Skip to main content

The LGBTQ+ community is diverse and strong, but may be disproportionately at-risk for suicidal feelings and other mental health struggles because of the discrimination and prejudice they too often are up against. This section has information and resources for yourself and to help support loved ones who are LGBTQ+.

How To Take Care Of Yourself

If you're struggling, you can call or chat with the Lifeline. We're available 24/7 and confidential.

Know you are not alone: LGBTQ+ people are everywhere and many have experienced similar joys and struggles. Check out the stories of hope and recovery at the bottom of the page to learn how some LGBTQ+ people have coped during hard times.

Build your support network: Develop a support network in your life who will help keep you safe and who you can lean on if you feel depressed or suicidal.

Talk to someone: Silence isn’t strength. Don’t keep suicidal feelings to yourself. Lean on your support network, find a therapist or a support group, or get in touch with the Lifeline.

Make a safety plan: Have a step-by-step plan ready for if/when you feel depressed, suicidal, or in crisis, so you can start at step one and continue through the steps until you feel safe.

How To Help

We all have a role in preventing suicide. Learn how to support and be an ally to your LGBTQ+ loved ones.

Be an ally: If you’re straight, publicly show your support for the LGBTQ+ community. If you’re LGBTQ+, affirm your identity and offer support to loved ones.

Know the facts: Over 80% of LGBTQ+ youth have been assaulted or threatened, and every instance of victimization in an LGBTQ+ person’s life more than doubles the likelihood of self-harming.

Ask and listen: Be an active part of your LGBTQ+ loved ones’ support systems and check in with them often. If they show any warning signs for suicide, be direct. Tell them it’s OK to talk about suicidal feelings. Practice active listening techniques and let them talk without judgment.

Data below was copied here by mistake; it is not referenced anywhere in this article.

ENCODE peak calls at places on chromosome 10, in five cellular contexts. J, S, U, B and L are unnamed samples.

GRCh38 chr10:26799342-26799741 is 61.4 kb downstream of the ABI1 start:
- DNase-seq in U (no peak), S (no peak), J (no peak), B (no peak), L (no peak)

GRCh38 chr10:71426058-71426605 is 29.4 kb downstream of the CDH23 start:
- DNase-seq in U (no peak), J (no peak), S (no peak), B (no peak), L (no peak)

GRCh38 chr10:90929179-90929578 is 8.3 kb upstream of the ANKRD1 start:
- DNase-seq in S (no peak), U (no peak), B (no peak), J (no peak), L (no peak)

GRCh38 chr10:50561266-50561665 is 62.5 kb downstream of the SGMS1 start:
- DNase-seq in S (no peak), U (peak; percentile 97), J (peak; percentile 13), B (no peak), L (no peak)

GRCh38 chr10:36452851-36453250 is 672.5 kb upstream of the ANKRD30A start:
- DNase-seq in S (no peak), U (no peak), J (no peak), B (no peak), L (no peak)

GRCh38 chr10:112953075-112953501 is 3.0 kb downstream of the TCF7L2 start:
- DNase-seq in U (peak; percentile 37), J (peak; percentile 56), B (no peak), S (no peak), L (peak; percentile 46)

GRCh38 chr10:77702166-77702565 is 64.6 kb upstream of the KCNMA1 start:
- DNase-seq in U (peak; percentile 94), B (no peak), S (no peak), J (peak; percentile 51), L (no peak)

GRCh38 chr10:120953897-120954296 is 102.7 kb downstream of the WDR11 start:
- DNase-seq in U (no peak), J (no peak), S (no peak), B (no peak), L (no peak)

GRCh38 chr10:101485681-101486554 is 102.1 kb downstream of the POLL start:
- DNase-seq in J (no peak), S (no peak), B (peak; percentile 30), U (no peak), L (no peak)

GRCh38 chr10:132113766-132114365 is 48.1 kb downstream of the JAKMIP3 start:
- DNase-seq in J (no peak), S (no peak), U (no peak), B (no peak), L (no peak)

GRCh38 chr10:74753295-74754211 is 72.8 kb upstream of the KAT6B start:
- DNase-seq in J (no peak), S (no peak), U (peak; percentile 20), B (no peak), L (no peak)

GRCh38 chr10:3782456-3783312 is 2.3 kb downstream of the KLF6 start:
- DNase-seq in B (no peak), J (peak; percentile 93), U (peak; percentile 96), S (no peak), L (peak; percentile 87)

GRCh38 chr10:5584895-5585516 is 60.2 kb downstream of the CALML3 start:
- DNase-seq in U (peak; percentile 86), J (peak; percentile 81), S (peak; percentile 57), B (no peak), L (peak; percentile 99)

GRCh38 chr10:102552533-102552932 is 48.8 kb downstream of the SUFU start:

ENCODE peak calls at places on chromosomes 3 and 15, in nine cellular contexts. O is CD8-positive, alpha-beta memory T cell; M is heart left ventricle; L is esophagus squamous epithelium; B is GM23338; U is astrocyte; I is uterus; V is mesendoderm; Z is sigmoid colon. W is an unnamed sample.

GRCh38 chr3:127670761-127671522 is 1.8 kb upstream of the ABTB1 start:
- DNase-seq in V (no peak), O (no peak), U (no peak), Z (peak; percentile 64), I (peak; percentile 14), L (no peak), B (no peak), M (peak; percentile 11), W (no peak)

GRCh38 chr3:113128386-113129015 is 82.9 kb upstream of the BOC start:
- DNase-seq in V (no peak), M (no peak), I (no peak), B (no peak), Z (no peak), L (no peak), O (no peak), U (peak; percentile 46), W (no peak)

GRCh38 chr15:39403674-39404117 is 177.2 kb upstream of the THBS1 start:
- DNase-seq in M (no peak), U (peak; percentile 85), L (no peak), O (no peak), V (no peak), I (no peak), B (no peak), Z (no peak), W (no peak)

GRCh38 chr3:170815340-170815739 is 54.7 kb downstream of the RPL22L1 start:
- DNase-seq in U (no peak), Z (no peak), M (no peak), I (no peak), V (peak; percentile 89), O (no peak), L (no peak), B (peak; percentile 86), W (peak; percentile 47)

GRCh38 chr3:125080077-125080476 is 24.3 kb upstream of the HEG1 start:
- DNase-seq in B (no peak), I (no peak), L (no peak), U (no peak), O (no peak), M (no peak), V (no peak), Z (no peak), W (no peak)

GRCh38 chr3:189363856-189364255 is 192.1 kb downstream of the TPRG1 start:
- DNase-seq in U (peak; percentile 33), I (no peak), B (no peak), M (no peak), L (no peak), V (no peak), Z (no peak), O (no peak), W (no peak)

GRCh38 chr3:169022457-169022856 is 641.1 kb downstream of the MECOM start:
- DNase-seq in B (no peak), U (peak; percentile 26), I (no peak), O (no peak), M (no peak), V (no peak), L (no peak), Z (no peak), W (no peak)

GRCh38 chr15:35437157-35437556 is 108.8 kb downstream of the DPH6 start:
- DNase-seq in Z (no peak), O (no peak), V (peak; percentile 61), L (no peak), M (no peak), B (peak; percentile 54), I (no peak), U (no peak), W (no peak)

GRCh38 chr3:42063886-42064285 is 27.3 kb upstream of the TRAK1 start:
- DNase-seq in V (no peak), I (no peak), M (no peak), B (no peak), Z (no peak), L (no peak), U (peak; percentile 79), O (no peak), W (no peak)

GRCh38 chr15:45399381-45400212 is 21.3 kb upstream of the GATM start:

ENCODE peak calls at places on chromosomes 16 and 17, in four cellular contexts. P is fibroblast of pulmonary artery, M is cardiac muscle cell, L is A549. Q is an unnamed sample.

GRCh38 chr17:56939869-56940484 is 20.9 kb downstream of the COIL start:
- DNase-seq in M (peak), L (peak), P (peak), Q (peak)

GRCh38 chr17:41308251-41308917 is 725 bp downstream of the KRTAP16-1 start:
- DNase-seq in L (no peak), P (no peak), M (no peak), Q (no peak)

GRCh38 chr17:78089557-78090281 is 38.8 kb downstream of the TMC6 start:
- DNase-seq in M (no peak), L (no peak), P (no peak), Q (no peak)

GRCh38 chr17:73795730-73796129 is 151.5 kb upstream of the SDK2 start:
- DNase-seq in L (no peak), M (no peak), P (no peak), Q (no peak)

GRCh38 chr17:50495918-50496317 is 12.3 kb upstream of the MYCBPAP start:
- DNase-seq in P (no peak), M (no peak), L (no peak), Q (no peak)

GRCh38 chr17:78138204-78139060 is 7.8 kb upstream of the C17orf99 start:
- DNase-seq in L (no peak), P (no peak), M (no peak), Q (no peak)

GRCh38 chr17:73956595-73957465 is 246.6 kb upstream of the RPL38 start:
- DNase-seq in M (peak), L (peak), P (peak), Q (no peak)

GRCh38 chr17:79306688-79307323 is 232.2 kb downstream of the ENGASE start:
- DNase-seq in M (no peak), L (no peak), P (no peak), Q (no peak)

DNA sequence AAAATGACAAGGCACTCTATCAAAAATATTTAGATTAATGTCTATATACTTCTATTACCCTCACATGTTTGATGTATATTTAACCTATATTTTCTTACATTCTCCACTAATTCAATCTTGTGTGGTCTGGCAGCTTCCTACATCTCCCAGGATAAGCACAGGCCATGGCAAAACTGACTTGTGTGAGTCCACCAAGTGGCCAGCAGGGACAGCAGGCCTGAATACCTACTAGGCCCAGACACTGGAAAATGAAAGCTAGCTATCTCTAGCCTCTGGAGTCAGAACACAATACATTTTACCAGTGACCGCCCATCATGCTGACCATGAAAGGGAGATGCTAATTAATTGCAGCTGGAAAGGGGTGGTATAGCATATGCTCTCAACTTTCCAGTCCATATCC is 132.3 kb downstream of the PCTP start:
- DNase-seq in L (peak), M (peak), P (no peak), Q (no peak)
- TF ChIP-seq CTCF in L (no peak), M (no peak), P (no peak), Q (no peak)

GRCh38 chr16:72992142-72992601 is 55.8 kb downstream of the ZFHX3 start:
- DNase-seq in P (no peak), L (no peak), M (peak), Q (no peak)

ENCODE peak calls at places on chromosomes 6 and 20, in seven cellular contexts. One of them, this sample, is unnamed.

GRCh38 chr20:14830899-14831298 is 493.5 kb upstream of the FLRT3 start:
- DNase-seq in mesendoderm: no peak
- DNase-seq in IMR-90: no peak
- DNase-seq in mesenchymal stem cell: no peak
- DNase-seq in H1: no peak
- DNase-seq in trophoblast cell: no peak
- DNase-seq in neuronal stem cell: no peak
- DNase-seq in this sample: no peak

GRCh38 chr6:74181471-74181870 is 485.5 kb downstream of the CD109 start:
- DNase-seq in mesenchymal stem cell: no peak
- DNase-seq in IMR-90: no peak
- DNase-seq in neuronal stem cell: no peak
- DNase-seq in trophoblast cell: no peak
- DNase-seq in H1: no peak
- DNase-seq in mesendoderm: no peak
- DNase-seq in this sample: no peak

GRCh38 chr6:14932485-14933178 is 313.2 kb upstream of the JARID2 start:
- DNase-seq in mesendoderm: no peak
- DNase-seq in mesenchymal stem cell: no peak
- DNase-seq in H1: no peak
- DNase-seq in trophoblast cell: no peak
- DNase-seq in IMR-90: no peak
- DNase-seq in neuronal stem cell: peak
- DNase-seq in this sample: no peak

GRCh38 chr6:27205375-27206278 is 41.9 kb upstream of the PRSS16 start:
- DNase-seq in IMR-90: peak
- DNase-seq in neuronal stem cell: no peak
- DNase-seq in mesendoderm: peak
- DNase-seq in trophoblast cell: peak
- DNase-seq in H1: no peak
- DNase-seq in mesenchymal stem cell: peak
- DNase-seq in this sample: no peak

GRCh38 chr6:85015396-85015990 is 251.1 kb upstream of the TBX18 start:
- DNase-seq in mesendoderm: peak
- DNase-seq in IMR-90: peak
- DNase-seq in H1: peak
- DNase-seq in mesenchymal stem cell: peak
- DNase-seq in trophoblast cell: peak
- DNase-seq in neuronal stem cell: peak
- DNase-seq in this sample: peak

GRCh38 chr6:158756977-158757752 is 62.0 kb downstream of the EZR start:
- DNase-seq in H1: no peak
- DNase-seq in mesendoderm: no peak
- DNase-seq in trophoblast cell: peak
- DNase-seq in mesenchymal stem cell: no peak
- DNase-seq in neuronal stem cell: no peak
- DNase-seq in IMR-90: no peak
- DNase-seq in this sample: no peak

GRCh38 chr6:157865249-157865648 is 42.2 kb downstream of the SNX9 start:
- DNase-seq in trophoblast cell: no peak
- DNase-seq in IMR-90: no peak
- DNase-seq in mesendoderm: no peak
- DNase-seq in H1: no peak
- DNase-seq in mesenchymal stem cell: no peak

Get them help and take care of yourself: Don’t be afraid to get your loved one the help they might need. The Lifeline is always here to talk or chat, both for crisis intervention and to support allies.

Strong family bonds, safe schools and support from caring adults can all protect LGBTQ youth from depression and suicidality (Committee on Adolescence 2013).

Family and community support: For transgender children and youth, family and community support makes all the difference. A recent study found that transgender children whose families affirmed their gender identity were as psychologically healthy as their non- transgender peers (Olson 2016).

Stories of Hope and Recovery

  • Out trans Army sergeant Shane wants others like him to know that they're not alone.

    "We as a nation need to start the healing by showing and supporting our own humanity."

    Read Shane's Story
  • For Grace, all it took was one day for her to change her life and her mindset. Grace is the founder of the Best Day Project, a LGBTQIA youth suicide prevention web series.

    "I challenged myself from that day to just be the exact kind of person I want to be and live the exact kind of life I want to, and it’s just–it was up to me to do it. So, I just started living for the day, just enjoying everything I could [and] really making good decisions."

    Read Grace's Story
  • When Anna came to terms with her sexuality, she realized that everyone's journey to happiness is unique.

    "There is not one way to accept yourself, as there is not one way to fall in love, or to be happy, or to pick your favorite color."

    Read Anna's Story

Get in touch

Call the Lifeline

Call the Lifeline Anytime, 24/7


Call The Disaster Distress Helpline